Sunday, January 06, 2008

Weapons of the American Civil War

The American Civil War, like other wars both before and after, was responsible for a leap in technology regarding advances in weapons and military tactics in the space of a few years.

In the first years of the war, the generals used the same battlefield tactics as was used in the Revolutionary and Napoleonic Wars, when the smoothbore musket was the only weapon available. Fired at 100 yards, these muskets didn't inflict much damage on troops.

Early Civil War troops were massed together in a frontal attack just as in earlier times. The old smoothbore musket still in use necessitated such tactics. Unfortunately, as the war progressed, so did the deadliness of weapons. The . . . "Civil War musket was rifled . . . It completely changed the conditions under which soldiers fought."

Troops in a Napoleonic style charge could now be killed at a distance of half a mile. The new technology made the military formations of the past out of date and greatly increased casualties. But it took Civil War generals a long time to change
tactics to match the advanced weaponry of the times.

Small arms carried by soldiers included muskets, rifles, carbines (short barrel rifles), and handguns, that included pistols and revolvers. The principal small arms of both sides were the .58 caliber Springfield musket and .69 caliber Harpers Ferry Rifle. They were muzzle loading arms that fired the minie ball.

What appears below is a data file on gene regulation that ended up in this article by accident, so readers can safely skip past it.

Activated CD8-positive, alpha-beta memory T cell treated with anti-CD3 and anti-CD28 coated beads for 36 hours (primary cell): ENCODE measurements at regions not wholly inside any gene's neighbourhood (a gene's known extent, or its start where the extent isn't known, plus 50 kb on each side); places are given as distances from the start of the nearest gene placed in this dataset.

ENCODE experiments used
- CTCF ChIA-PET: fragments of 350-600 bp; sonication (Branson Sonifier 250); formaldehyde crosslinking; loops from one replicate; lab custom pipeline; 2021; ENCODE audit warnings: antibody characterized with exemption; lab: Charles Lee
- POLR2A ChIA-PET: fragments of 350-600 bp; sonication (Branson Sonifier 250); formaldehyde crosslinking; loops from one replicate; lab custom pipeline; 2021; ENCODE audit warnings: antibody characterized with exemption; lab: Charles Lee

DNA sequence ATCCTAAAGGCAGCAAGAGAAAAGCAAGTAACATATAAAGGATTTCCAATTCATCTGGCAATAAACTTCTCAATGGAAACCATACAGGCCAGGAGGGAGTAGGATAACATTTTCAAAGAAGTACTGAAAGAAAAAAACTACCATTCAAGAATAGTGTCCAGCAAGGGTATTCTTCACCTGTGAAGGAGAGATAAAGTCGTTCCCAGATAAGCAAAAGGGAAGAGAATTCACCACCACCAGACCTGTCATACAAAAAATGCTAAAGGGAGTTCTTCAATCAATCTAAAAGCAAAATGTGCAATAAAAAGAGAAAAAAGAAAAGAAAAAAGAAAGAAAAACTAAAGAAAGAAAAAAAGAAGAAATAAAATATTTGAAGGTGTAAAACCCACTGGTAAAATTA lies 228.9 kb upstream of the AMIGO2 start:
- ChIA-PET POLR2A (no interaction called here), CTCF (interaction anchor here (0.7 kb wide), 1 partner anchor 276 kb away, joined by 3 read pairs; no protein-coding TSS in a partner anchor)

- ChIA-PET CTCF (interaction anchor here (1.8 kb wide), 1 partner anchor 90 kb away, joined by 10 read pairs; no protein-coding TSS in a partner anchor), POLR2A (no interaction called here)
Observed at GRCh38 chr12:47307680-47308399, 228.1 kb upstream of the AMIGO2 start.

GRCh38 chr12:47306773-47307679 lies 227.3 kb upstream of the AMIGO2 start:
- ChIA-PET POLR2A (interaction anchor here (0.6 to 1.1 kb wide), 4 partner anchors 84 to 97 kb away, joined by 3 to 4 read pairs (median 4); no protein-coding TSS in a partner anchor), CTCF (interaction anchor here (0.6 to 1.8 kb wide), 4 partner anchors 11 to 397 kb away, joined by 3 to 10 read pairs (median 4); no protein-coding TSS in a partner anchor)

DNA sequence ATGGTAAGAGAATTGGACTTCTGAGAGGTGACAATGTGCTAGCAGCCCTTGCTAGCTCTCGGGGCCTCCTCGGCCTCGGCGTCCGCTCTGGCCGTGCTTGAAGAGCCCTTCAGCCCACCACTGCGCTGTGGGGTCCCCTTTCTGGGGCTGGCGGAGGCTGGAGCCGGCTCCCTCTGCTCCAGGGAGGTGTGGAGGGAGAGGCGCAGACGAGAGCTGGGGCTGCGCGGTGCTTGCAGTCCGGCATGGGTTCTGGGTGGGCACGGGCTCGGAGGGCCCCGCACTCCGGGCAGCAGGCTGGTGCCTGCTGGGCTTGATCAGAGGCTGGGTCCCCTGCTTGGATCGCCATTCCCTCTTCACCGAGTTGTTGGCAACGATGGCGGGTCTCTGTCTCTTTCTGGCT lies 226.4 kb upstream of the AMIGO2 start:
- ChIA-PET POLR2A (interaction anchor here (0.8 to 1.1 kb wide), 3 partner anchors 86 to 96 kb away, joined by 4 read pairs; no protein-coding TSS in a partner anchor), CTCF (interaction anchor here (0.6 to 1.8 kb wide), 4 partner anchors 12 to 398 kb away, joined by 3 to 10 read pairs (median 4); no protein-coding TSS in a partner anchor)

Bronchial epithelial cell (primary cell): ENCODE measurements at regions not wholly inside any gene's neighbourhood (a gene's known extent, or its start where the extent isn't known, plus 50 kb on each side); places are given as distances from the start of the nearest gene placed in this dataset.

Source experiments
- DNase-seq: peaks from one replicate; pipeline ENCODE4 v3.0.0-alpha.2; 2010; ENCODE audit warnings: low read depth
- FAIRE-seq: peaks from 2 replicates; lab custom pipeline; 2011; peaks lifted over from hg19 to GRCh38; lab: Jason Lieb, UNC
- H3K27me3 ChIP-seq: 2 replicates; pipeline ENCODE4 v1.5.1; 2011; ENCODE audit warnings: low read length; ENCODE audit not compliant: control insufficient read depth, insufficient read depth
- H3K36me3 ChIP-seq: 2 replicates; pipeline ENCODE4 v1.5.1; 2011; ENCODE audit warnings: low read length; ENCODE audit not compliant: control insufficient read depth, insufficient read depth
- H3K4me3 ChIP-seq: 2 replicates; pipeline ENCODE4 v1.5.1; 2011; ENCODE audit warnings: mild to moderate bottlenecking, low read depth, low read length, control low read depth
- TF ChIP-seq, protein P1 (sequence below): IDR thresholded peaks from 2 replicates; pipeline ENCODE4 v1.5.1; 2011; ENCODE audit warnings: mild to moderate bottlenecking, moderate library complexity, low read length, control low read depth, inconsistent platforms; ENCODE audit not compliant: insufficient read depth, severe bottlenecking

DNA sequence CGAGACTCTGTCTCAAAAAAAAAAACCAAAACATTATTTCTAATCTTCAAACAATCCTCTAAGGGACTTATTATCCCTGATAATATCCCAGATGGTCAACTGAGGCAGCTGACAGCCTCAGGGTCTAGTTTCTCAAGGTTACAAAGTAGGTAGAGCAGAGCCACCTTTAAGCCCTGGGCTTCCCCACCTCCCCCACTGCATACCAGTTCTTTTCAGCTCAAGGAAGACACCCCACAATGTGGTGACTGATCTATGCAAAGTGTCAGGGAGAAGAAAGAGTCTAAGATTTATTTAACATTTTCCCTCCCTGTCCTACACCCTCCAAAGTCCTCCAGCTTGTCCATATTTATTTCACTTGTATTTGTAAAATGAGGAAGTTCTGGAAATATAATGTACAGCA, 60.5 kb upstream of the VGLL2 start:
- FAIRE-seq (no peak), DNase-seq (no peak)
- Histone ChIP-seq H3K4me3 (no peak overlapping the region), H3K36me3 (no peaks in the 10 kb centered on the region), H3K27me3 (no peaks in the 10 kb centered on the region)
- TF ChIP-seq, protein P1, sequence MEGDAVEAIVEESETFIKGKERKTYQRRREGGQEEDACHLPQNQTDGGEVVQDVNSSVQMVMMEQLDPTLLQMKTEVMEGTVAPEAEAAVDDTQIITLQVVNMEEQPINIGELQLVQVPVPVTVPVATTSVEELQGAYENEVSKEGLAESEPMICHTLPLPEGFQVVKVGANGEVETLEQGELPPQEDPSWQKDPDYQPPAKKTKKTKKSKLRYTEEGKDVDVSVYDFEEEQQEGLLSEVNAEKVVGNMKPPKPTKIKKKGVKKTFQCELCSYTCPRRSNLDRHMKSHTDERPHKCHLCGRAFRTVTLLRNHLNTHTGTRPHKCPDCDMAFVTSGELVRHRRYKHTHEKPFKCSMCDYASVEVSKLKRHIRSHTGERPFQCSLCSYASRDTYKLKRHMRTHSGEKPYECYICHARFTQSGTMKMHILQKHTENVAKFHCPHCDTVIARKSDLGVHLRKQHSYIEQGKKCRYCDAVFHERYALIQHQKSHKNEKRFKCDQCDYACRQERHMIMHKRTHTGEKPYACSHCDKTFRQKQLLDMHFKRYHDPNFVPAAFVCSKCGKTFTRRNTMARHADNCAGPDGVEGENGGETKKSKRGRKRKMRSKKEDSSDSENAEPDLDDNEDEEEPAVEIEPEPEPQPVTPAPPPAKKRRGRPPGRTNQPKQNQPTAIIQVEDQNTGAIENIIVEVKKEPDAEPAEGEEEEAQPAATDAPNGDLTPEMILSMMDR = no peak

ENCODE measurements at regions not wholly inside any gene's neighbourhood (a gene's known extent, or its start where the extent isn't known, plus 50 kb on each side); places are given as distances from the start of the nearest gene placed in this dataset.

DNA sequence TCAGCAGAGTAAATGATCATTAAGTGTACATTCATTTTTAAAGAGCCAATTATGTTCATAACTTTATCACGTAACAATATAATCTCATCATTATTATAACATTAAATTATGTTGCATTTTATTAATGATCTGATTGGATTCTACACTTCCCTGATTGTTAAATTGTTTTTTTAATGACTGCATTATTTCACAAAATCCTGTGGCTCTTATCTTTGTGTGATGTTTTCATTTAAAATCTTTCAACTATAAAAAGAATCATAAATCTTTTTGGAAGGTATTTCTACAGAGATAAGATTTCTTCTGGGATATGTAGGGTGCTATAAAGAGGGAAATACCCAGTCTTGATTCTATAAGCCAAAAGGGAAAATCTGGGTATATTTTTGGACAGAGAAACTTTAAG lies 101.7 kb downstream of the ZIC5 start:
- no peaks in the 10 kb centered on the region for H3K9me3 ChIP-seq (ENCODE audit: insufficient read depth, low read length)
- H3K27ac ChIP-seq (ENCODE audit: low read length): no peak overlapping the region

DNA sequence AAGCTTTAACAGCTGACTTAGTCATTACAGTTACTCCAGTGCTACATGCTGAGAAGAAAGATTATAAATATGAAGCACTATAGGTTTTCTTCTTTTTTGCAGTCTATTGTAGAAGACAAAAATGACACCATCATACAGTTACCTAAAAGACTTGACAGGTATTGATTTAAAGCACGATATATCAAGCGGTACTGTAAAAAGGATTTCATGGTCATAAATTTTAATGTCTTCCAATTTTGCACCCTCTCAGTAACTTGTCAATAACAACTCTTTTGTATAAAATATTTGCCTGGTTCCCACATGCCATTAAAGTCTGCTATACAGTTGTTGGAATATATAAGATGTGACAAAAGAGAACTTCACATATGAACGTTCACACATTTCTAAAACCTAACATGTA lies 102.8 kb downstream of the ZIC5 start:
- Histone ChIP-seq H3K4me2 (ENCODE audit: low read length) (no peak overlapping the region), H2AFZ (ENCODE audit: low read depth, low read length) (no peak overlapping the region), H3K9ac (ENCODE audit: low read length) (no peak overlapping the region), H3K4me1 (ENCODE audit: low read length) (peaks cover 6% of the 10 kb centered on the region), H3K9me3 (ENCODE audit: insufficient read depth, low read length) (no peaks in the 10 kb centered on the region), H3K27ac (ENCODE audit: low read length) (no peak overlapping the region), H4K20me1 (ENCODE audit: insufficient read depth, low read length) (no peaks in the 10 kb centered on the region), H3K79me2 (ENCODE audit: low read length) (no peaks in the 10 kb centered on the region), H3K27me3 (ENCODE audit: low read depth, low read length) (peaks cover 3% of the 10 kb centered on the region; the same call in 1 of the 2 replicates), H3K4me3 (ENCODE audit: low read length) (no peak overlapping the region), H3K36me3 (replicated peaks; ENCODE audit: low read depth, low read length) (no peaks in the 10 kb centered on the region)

Revolvers were used by both sides. The most common were the 1860 Colt Revolver and 1851 Navy. "The Remington New Model and the Starr Army Percussion revolvers were also purchased in large numbers by both sides."

The development of the rifle bullet known as the minie ball revolutionized warfare. It caused high numbers of deaths making the American Civil War one of the bloodiest wars.

"In 1848 . . . French Army Captain Claude F. Minie created a smaller, hollow-based bullet that could far more quickly and easily be rammed into the bore, expanding when the weapon was fired to catch in the rifling and be shot spinning out of the barrel. That spin made the minie ball . . ."

Artillery also went through a technological transformation, beginning in 1861 with pre-Mexican War smoothbores not much different than those used in the American Revolution and ending in 1865 with the Gatling Gun, a precurser to the modern machine gun.

These weapons forever changed the tactics of Civil War armies, ending with trench warfare around Petersburg, Virginia in 1864-65. This also led to the foxholes of the early twentieth century wars.

The technology of the 19th century was fast moving, leading to many inventions we use today. And the American Civil War changed the weaponry and battle tactics for all future wars.


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